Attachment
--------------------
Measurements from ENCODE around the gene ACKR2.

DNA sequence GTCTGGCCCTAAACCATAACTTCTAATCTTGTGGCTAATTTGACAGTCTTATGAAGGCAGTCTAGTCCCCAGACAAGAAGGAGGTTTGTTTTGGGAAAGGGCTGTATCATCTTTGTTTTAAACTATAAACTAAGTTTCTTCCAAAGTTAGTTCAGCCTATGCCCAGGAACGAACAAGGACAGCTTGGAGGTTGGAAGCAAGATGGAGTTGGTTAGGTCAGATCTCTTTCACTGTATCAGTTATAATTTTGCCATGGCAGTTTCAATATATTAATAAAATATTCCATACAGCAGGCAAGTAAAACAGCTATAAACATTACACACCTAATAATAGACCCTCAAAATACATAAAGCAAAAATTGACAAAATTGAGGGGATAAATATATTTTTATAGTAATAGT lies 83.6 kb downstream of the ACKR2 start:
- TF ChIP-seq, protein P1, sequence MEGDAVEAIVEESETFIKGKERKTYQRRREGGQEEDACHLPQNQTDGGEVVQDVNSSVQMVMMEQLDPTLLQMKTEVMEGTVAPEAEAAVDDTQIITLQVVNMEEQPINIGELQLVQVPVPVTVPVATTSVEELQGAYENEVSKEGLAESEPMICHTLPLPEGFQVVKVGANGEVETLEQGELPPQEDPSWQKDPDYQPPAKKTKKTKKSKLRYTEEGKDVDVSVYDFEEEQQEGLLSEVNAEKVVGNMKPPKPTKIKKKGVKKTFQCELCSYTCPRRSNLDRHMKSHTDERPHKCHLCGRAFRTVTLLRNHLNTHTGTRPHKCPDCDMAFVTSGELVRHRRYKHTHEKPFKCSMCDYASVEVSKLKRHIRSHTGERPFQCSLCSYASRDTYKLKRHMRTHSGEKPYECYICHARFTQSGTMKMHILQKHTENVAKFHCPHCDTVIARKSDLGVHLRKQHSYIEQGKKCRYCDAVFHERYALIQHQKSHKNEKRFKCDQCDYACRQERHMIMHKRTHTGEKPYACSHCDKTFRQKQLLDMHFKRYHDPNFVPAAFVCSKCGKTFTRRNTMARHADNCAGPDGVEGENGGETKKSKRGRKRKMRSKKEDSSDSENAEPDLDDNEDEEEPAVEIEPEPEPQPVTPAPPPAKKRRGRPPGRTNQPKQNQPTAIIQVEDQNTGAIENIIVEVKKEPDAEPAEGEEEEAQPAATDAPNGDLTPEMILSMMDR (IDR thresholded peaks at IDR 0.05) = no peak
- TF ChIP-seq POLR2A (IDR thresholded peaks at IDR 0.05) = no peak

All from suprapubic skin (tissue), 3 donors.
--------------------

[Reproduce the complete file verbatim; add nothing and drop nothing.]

Measurements from ENCODE around the gene ACKR2.

DNA sequence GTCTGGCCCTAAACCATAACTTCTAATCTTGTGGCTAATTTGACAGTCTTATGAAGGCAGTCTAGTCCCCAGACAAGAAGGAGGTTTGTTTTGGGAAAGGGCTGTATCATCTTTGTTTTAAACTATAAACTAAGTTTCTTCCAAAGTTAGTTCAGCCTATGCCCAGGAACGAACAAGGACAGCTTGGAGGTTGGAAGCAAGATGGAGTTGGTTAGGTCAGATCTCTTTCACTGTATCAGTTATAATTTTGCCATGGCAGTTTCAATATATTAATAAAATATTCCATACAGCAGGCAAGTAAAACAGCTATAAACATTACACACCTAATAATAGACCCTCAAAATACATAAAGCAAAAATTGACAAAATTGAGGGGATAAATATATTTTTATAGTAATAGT lies 83.6 kb downstream of the ACKR2 start:
- TF ChIP-seq, protein P1, sequence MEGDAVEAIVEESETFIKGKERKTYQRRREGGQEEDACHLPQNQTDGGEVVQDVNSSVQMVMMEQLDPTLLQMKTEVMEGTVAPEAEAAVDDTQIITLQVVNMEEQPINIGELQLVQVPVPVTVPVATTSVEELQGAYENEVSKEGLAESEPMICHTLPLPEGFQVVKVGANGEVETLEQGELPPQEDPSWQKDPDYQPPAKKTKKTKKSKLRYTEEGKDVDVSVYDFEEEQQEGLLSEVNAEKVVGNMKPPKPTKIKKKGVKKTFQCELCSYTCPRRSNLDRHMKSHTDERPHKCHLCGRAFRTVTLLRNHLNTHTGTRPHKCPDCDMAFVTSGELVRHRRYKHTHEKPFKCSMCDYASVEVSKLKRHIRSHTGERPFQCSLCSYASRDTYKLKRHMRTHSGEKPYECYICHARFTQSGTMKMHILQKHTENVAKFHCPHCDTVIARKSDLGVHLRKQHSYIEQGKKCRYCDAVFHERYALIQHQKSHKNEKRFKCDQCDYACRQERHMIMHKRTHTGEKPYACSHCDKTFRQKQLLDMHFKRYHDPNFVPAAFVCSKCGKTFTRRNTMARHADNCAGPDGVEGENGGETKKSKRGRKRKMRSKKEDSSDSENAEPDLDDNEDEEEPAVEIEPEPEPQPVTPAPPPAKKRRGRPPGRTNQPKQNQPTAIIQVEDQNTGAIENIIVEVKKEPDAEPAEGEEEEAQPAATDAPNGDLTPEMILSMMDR (IDR thresholded peaks at IDR 0.05) = no peak
- TF ChIP-seq POLR2A (IDR thresholded peaks at IDR 0.05) = no peak

All from suprapubic skin (tissue), 3 donors.